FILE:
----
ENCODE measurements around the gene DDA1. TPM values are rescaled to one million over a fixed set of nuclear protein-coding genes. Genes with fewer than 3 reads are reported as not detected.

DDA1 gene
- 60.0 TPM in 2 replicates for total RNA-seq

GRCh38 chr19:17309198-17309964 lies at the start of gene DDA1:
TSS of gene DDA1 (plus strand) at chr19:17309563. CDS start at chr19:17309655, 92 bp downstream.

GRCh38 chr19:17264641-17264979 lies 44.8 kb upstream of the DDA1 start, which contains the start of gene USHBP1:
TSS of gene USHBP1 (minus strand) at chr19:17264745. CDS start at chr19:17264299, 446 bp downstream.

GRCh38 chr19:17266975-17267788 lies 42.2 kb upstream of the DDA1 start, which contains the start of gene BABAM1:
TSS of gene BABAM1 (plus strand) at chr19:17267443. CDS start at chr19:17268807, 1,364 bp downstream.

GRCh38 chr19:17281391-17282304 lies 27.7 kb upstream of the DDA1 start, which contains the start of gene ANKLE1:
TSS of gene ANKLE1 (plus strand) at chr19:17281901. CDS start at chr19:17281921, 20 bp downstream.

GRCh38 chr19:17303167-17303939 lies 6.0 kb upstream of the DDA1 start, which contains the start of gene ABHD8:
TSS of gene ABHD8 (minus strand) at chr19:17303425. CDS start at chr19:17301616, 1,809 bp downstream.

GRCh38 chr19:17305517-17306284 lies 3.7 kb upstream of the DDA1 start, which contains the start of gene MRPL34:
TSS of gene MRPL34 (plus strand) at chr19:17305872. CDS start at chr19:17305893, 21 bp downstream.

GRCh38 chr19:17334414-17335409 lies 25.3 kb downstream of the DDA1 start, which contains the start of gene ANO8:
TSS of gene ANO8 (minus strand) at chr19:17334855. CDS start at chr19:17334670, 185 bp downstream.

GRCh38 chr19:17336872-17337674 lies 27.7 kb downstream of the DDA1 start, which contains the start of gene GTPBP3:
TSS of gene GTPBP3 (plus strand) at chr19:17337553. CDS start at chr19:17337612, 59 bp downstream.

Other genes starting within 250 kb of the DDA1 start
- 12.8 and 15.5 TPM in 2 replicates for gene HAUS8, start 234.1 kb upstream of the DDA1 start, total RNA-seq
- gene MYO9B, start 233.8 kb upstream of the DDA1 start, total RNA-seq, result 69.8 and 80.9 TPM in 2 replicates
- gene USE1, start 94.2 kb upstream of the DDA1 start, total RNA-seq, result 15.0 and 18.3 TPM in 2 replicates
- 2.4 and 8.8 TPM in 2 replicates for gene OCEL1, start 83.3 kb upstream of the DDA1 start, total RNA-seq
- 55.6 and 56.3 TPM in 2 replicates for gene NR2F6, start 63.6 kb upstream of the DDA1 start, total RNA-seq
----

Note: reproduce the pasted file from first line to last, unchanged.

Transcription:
ENCODE measurements around the gene DDA1. TPM values are rescaled to one million over a fixed set of nuclear protein-coding genes. Genes with fewer than 3 reads are reported as not detected.

DDA1 gene
- 60.0 TPM in 2 replicates for total RNA-seq

GRCh38 chr19:17309198-17309964 lies at the start of gene DDA1:
TSS of gene DDA1 (plus strand) at chr19:17309563. CDS start at chr19:17309655, 92 bp downstream.

GRCh38 chr19:17264641-17264979 lies 44.8 kb upstream of the DDA1 start, which contains the start of gene USHBP1:
TSS of gene USHBP1 (minus strand) at chr19:17264745. CDS start at chr19:17264299, 446 bp downstream.

GRCh38 chr19:17266975-17267788 lies 42.2 kb upstream of the DDA1 start, which contains the start of gene BABAM1:
TSS of gene BABAM1 (plus strand) at chr19:17267443. CDS start at chr19:17268807, 1,364 bp downstream.

GRCh38 chr19:17281391-17282304 lies 27.7 kb upstream of the DDA1 start, which contains the start of gene ANKLE1:
TSS of gene ANKLE1 (plus strand) at chr19:17281901. CDS start at chr19:17281921, 20 bp downstream.

GRCh38 chr19:17303167-17303939 lies 6.0 kb upstream of the DDA1 start, which contains the start of gene ABHD8:
TSS of gene ABHD8 (minus strand) at chr19:17303425. CDS start at chr19:17301616, 1,809 bp downstream.

GRCh38 chr19:17305517-17306284 lies 3.7 kb upstream of the DDA1 start, which contains the start of gene MRPL34:
TSS of gene MRPL34 (plus strand) at chr19:17305872. CDS start at chr19:17305893, 21 bp downstream.

GRCh38 chr19:17334414-17335409 lies 25.3 kb downstream of the DDA1 start, which contains the start of gene ANO8:
TSS of gene ANO8 (minus strand) at chr19:17334855. CDS start at chr19:17334670, 185 bp downstream.

GRCh38 chr19:17336872-17337674 lies 27.7 kb downstream of the DDA1 start, which contains the start of gene GTPBP3:
TSS of gene GTPBP3 (plus strand) at chr19:17337553. CDS start at chr19:17337612, 59 bp downstream.

Other genes starting within 250 kb of the DDA1 start
- 12.8 and 15.5 TPM in 2 replicates for gene HAUS8, start 234.1 kb upstream of the DDA1 start, total RNA-seq
- gene MYO9B, start 233.8 kb upstream of the DDA1 start, total RNA-seq, result 69.8 and 80.9 TPM in 2 replicates
- gene USE1, start 94.2 kb upstream of the DDA1 start, total RNA-seq, result 15.0 and 18.3 TPM in 2 replicates
- 2.4 and 8.8 TPM in 2 replicates for gene OCEL1, start 83.3 kb upstream of the DDA1 start, total RNA-seq
- 55.6 and 56.3 TPM in 2 replicates for gene NR2F6, start 63.6 kb upstream of the DDA1 start, total RNA-seq